Chris Mooney: ‘Why Everybody Must Read Joe Romm’s New Book Language Intelligence

By Chris Mooney

I don’t normally do this. But right now, I am going to come out and gushingly endorse a book: Climate blogger Joe Romm’s Language Intelligence: Lessons on Persuasion from Jesus, Shakespeare, Lincoln, and Lady Gaga.

Everybody who cares about why science doesn’t get through to the public should read it.

Basically, it is a powerful treatise on the neglected art of rhetoric, the technique mastered by Shakespeare, Lincoln, and the writers of the King James Bible. As an English major, I particularly delighted in Romm’s discussion of figures of speech and how they make orators persuasive by allowing them to activate people’s emotions. Indeed, as Romm writes, modern neuroscience now confirms what the poets always knew about getting to people’s heads through their hearts (that’s a metaphor, by the way–one of the chief techniques that Romm discusses).

If you ever want to understand why scientists fare so poorly getting their message across–and why liberals lose policy debates and, often, presidential campaigns–this is also the book for you. In essence: too much higher education, too much wonk sophistication, destroys the common language simplicity of good rhetoric and makes you less persuasive.

Romm–quite-self consciously–uses powerful rhetoric himself to get the point across. And he shows how, slowly, climate researchers are coming to recognize the power of figures of speech–comparing global warming’s influence on the weather to a batter on steroids who hits more home runs, for instance, or to the loading of dice.

You can order the book here. Romm [was] my guest on Point of Inquiry, and we talk a great deal more about all of the book.

— Chris Mooney via ScienceProgress. Mooney is the author of four books, including the bestseller The Republican War on Science.


11 Responses to Chris Mooney: ‘Why Everybody Must Read Joe Romm’s New Book Language Intelligence

  1. prokaryotes says:

    While at it, here

    Michael Mann explains how people are faking bad amazon reviews and what you can do about it.

  2. I buy everything you write Joe, Thanks.

    After I read it I may to send it to, because they forgot to mention that uber-eager Paul Ryan is a strident climate change denier.

    Joe, don’t they read your columns in your organization?

    Perhaps if we repeated it more: “Global warming is the most important issue of all”

  3. Risa Bear says:

    “Delenda est Carthago,” eh?

    We are in strange times. Them as says “black is black and white is white” have become the masters of rhetoric, and them as says “There are or may be some shades of what is possibly gray” are on the ropes because they insist on using dialectic, whereas it is possible there ain’t no such animal. No wonder nobody’s listening. Joe, didya read Zen and the Art of Motorcycle Maintenance first? Helps lots.

    But good luck with the new baby! :)

  4. Hearty congratulations on your new book Joe. I’ve just ordered my copy from Amazon.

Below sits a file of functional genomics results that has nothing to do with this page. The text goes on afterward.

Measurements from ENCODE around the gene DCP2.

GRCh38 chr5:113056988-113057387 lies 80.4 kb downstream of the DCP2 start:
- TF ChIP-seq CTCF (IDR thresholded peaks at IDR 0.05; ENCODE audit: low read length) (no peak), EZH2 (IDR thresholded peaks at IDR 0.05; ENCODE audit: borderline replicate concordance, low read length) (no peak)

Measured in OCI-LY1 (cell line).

Your 2008 post hooked me on the importance of rhetoric:

  5. prokaryotes says:

    This just in

    Video: Jerry Brown Global Warming Website Takes On Climate Change Deniers (with Gavin Schmidt from NASA)

  6. Gail says:

    Not to detract from Joe’s brilliant book, I’m sure the history is fascinating and the lessons are useful. I’m looking forward to reading it. At the same time, it’s sad. I’m referring to this lesson:

    “The big myth about rhetoric is that rhetoric equals big words. If I were to wish but one point to stick with you here, it would be that short words are the best words. Short words win. Short words sell. In an era of snappy sound-bites and sexy slogans, the pitch must be pithy or the channel will be changed.”

    As a lover of language, especially that with complexity and nuance, I have to wonder – where are all the big words to go? I feel like the message in the above quote put more bluntly is that Americans are basically stupid, can’t pay attention to anything for more than a second, and if they are to be educated about anything (such as climate science) it requires dumbing down the discourse. He’s probably right, of course.

    Case in point: Over 20 years ago when my kids were little, we went to Paris and stayed with a family there. The wife was a brilliant artist and had published many delightful children’s books (Mimi Cracra). I bought some in French, and when I got home I wanted to get some more as gifts to some friends, in English. Here’s what I discovered: 2 different translations. One for the Canadian market, and one for the American. The Canadian market book had been translated accurately – the American book had all the words with more than two syllables removed. I kid you not!

  7. Joe Romm says:

    Nope. The message is that short words connect more with people and are more memorable — even in the birthplace of English. Shakespeare’s “Hamlet” averages 3.99 characters per word, substantially less than, say, the average tweet today!

  8. Gail says:

    For that I condemn you to read Ted Turner’s father’s letter:

  9. Daniel J. Andrews says:

    Just got the book today. If I don’t like it, you’ll have to provide daily posts, for free, about various interesting things in science and politics on your website to make up for my disappointment. ;)

  10. Daniel J. Andrews says:

    That is a winking smiley face at the end (for the subtle-impaired).